low, meaning that the current is high --V*I is large. As the lamp heats
up, the resistance increases, reducing the current and the power input V*I.
As the temperature goes up, so does the radiated power we see as light.
At some point, the increasing radiated power equals the reducing V*I input
power. Any further increase in temperature increases the radiated power
and reduces the input power, cooling the filament, and vice-versa. There's
no "control" here, just a balance. But it is negative feedback, in that
fluctuations in the temperature induce effects that oppose those fluctuations.
If there were positive feedback, the resistance decreasing with temperature,
the filament would simply vaporize in a flash.

Positive feedback is probably quite rarely observed, since by its nature
it results in a runaway from some unstable or metastable state, and
the runaway is stopped only by some limiting factor or non-linearity
in the environment. One sees positive feedback only while the runaway is
occurring, whereas one sees negative feedback for as long as the feedback
loop exists and the stabilized state can be observed.

None of the above refers to "control," though negative feedback with
high Gain is required for control.

Martin

<[Bill Leach 950210.02:11 EST(EDT)]

Bruce Buchanan (950208.1300 EST)

I have been much puzzled by recent discusions of specific examples of
positive feedback, intended, I would suppose, to illuminate its
characteristics. Without commenting on that discussion I would like to
provide a description of the roles of negative and positive feedback ...

Therein exists the source of puzzlement. Feedback is an exacting
technical term when used in closed loop control systems.

ALL control systems MUST have a net negative feedback if control is to be
achieved. If feedback is positive then control is NOT occurring.In any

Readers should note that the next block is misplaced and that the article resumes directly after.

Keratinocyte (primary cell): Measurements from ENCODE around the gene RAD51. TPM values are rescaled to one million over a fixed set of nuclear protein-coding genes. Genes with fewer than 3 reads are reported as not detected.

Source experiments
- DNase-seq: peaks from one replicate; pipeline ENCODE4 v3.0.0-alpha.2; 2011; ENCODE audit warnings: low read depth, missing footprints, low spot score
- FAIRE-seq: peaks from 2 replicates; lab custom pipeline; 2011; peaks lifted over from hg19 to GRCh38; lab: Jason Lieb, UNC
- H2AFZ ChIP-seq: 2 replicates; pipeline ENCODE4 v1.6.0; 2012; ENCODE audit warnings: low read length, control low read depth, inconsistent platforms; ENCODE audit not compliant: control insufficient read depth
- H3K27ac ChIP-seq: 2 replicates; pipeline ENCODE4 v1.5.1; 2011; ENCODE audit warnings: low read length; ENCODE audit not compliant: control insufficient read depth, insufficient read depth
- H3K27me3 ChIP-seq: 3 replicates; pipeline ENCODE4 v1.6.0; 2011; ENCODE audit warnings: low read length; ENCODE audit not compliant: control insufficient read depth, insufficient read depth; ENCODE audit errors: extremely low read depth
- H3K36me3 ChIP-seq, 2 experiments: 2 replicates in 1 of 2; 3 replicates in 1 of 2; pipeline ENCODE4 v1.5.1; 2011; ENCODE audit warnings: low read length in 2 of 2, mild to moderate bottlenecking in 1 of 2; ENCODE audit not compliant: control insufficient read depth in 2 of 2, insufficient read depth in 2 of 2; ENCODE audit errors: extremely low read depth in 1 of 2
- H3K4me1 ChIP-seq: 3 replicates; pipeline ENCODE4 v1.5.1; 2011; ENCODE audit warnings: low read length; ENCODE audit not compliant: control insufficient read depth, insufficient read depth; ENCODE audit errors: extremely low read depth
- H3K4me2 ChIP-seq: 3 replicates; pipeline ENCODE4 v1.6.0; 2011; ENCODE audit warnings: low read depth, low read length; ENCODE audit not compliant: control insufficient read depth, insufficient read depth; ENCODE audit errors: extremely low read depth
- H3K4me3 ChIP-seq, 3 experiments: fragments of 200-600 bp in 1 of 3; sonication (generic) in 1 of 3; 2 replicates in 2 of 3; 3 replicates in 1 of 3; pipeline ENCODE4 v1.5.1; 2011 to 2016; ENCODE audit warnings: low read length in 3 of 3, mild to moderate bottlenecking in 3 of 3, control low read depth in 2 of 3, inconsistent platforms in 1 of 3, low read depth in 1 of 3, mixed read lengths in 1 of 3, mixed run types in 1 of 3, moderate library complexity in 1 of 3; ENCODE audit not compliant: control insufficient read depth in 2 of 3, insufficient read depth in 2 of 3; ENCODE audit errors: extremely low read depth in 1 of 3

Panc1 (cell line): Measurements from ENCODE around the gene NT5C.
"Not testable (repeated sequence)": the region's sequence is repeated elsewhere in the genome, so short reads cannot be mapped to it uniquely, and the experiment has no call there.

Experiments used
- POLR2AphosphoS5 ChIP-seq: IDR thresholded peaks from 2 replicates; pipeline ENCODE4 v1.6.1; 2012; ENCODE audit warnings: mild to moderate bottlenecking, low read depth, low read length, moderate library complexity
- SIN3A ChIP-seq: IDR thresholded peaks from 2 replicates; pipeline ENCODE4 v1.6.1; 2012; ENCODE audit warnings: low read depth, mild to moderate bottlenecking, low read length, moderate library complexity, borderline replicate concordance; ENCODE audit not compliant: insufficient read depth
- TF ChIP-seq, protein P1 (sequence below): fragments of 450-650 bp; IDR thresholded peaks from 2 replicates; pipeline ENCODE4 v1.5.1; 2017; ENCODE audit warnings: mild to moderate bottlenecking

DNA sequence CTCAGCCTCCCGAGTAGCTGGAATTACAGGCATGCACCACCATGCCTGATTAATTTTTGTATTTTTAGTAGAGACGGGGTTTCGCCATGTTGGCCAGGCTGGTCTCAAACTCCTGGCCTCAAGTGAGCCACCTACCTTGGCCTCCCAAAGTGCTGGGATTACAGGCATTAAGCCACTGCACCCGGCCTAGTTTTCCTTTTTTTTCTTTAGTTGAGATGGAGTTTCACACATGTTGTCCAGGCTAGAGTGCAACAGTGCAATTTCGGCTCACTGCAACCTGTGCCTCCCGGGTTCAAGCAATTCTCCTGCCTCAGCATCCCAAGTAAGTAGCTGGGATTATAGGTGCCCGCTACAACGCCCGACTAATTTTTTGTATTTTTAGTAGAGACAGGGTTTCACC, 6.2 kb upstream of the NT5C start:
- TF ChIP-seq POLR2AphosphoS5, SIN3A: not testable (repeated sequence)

real functional control system feedback IS negative regardless of whether
the control system is controlling successfully or not. For example if
environmental disturbances exceed the output capability of the control
system then control will not be achieved but feedback is still negative.

-bill

<[Bill Leach 950210.03:13 EST(EDT)]

[Martin Taylor 950208 16:30]

Good posting overall.

A couple of comments though:

Gain

In control system engineering, gain usually is numeric and is essentially
the measure of the system sensitivity.

The "time related" functions are typically lumped into "reset", and
"derivative gain".

None of the above refers to "control," though negative feedback with
high Gain is required for control.

Negative feedback is require for control. High gain is required for
"good" control.

-bill

[Hans Blom, 960311b]

I am having trouble seeing how this [donkey between the two stacks
of hay] exemplifies an increase in deviation from the intial status
quo.

I am seeing the example as two negative feedback loops. In one the
donkey wants food; in the other he wants to exert as little energy
as possible. So the donkey controls for the first and second
variable (food and distance) and goes the shorter distance toward
the food.

Scott, I posed my example as one which resolves a _choice_ problem.
Others may see this as a conflict situation, but for me that is the
exact same thing: when in a conflict, choose the better alternative
(rather than procrastinate endlessly). Initially, the donkey has no
guidance in which of the two stacks of hay is more attractive, but as
soon as it moves its head just a little, one of the two becomes more
attractive. And progressively so, the closer its head gets to one of
the stacks. To me, this is the kind of positive feedback that is
required to resolve mutually excluding choices. Other models can be
imagined as well. A model is, after all, a simplification of the
original situation where you loose everything except for the one or
two details that are subjectively important. If other details are
important to you, you'll have a different model.

A very similar example: a meteorite high up in the sky at that point
where the attraction of earth and moon cancel out. Now even the
tiniest influence from outside will make the meteorite plunge
inexorably toward either the earth or the moon. What makes the donkey
different -- and the situation into positive feedback -- is that it
has, presumably, its own internal energy sources for movement, so
that it doesn't depend on "passive" attraction only.

Sorry to be of so little help.